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Behav Brain Res. 1995 Jul-Aug;69(1-2):91-6.

Sleep as neuronal detoxification and restitution.

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Institute for Medical and Dental Engineering, Tokyo Medical and Dental University, Japan.


The classical 'hypnotoxin theory' was followed by extensive search for an endogenous sleep substance. Brain tissues and body fluids of sleeping and sleep-deprived animals contained active sleep-inducing factors like the sleep-promoting substance (SPS). Uridine and oxidized glutathione (GSSG), two components of SPS, seem to regulate physiological sleep differentially. Uridine may facilitate the inhibitory neurotransmission at the synaptic level of the GABAA-uridine receptor complex. In contrast, GSSG may inhibit the excitatory neurotransmission at the synaptic level of the glutamate receptor. Thus, the two SPS components promote sleep by exerting a complementary action on the two major neurotransmitter systems in the brain that have mutually reciprocal functions. Further, among multidimensional functions of sleep, uridine may contribute to recover the activity of neurons, while glutathione may counteract excitotoxic events. Hence sleep at the behavioral level is a process of neuronal restitution and detoxification at the cellular level. Such a concept can be regarded as a modern version of the Ishimori-Piéron's hypnotoxin theory proposed early in this century.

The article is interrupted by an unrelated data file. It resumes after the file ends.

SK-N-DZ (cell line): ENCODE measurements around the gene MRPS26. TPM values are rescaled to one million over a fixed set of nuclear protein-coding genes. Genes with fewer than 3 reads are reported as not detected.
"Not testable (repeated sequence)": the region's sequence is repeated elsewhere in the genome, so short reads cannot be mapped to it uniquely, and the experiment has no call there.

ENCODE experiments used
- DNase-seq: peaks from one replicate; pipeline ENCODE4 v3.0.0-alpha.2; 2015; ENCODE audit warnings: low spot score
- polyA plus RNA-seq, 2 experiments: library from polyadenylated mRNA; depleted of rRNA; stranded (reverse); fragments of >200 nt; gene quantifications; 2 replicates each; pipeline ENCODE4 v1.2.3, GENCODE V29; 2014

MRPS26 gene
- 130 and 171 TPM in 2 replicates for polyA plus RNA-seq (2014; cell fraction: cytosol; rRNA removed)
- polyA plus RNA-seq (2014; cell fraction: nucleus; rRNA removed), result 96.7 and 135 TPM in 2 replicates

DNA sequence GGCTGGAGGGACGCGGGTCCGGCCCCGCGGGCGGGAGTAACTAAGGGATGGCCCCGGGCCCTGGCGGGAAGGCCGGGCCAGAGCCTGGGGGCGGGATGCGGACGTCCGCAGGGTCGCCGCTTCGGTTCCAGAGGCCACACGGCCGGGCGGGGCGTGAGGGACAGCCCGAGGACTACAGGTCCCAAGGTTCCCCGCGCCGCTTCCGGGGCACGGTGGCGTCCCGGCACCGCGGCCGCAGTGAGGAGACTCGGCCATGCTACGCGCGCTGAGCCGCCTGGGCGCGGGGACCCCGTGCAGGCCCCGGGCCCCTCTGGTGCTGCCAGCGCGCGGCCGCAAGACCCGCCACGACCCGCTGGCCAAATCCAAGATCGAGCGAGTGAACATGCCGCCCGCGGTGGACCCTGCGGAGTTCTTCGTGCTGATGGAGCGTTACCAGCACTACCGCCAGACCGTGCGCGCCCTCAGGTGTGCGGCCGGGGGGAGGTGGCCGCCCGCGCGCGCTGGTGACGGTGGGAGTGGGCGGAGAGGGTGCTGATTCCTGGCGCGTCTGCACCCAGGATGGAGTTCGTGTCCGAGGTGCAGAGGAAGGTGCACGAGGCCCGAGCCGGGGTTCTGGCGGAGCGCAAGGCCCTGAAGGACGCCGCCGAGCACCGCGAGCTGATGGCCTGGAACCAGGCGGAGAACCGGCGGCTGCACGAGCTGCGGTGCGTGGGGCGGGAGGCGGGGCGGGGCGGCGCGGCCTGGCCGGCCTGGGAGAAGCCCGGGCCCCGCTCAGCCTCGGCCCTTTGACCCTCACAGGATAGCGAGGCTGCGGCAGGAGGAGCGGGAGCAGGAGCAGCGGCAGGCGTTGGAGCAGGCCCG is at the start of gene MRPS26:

[Indexed for MEDLINE]

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